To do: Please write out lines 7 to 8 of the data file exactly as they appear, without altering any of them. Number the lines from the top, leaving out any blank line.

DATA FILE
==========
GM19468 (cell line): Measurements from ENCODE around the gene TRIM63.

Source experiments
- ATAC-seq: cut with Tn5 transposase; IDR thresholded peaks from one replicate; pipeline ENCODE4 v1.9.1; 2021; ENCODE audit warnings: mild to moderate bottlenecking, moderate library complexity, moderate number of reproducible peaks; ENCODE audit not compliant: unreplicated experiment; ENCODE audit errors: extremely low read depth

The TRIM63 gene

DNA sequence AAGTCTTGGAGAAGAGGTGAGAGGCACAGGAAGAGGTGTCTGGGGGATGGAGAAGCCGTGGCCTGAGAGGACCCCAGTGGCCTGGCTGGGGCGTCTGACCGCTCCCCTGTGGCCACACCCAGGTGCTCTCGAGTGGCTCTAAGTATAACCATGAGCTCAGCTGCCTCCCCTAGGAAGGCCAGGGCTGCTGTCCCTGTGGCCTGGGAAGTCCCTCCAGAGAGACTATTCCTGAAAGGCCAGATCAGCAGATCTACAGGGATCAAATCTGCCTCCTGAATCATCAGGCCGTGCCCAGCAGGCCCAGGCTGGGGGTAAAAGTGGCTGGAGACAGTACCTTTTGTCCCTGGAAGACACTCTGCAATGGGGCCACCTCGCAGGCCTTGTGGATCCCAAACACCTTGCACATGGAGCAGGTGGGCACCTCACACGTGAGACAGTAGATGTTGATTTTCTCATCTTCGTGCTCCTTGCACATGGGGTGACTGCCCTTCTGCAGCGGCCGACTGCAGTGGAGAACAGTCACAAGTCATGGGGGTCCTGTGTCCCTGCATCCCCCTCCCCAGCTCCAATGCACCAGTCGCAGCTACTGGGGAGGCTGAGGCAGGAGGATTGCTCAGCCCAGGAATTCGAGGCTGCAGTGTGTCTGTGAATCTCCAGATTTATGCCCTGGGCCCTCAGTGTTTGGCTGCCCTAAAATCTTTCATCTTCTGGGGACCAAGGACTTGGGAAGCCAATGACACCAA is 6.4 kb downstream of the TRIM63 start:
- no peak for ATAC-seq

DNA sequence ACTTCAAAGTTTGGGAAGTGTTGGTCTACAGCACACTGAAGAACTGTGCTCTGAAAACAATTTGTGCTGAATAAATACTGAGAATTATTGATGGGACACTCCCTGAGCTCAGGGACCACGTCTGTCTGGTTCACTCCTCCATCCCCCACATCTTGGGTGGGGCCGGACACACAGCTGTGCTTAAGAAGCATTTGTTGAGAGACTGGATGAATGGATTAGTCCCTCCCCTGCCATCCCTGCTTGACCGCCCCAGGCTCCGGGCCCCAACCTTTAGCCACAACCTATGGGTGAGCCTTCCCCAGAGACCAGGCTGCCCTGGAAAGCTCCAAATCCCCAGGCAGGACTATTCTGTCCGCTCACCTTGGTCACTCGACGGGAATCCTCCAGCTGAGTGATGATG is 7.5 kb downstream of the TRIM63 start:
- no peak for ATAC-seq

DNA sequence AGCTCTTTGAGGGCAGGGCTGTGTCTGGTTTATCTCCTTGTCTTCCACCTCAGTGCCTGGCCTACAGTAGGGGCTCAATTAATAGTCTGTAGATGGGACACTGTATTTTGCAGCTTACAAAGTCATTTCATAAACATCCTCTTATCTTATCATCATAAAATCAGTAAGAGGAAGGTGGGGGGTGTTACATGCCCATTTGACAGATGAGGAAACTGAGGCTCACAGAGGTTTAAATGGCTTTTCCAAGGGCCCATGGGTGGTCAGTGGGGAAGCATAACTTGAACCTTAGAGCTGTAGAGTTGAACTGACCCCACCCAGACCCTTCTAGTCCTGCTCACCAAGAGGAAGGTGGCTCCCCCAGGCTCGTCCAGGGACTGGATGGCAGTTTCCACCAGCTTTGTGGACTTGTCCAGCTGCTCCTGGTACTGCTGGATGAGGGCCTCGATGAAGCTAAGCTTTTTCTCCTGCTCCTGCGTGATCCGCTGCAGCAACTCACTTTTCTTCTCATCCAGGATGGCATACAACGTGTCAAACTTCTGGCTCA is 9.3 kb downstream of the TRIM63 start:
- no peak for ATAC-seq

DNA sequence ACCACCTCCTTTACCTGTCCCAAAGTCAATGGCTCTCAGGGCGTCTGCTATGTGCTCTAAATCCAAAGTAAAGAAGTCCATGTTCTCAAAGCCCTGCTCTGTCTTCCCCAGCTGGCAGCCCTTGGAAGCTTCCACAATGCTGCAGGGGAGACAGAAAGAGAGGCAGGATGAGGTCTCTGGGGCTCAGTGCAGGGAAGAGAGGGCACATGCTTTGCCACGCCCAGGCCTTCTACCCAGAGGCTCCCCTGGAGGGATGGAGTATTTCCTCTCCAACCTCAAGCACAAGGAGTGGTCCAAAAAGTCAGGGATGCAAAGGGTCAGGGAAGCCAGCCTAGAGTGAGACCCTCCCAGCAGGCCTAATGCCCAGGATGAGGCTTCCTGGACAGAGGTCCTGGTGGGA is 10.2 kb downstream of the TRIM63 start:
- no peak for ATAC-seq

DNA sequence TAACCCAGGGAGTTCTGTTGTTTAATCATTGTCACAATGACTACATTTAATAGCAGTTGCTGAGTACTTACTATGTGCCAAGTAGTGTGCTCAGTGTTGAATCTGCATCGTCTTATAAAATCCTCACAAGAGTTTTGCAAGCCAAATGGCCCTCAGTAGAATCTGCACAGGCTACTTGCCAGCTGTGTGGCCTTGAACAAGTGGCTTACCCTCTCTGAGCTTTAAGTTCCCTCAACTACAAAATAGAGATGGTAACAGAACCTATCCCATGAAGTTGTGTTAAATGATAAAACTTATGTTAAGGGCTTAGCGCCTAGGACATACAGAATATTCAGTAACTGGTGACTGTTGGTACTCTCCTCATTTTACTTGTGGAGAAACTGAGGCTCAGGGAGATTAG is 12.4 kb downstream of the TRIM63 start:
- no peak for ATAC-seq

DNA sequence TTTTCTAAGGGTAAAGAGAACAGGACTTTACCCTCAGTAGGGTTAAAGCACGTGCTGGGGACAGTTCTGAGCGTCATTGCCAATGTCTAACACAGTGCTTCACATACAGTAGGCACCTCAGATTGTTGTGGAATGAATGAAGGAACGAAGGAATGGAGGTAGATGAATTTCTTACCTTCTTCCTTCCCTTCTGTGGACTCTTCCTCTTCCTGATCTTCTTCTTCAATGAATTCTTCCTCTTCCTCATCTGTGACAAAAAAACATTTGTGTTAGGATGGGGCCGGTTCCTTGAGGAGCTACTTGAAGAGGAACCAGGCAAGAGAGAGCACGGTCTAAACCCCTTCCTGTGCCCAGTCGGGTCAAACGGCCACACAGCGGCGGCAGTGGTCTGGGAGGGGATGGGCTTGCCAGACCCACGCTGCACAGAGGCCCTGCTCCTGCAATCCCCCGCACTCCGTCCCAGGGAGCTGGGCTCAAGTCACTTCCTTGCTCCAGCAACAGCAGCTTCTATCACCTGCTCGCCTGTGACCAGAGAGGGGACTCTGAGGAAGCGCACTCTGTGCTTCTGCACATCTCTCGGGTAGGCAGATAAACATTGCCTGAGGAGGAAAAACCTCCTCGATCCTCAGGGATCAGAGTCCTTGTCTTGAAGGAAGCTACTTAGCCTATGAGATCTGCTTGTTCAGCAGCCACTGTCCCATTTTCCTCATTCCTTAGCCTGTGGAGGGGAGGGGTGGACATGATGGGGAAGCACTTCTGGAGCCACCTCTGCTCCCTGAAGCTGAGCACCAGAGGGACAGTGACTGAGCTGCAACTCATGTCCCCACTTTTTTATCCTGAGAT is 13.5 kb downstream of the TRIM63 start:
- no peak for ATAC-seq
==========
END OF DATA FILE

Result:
DNA sequence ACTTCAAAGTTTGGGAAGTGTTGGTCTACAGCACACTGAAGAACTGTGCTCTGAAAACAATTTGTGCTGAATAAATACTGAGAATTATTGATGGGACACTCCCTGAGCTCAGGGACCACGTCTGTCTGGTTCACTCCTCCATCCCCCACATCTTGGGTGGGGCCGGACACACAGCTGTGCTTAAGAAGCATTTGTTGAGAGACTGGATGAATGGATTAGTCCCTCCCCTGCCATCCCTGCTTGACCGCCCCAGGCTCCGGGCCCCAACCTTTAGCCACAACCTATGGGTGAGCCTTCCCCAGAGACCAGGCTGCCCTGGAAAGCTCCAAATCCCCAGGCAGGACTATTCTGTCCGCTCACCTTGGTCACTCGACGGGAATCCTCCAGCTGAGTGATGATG is 7.5 kb downstream of the TRIM63 start:
- no peak for ATAC-seq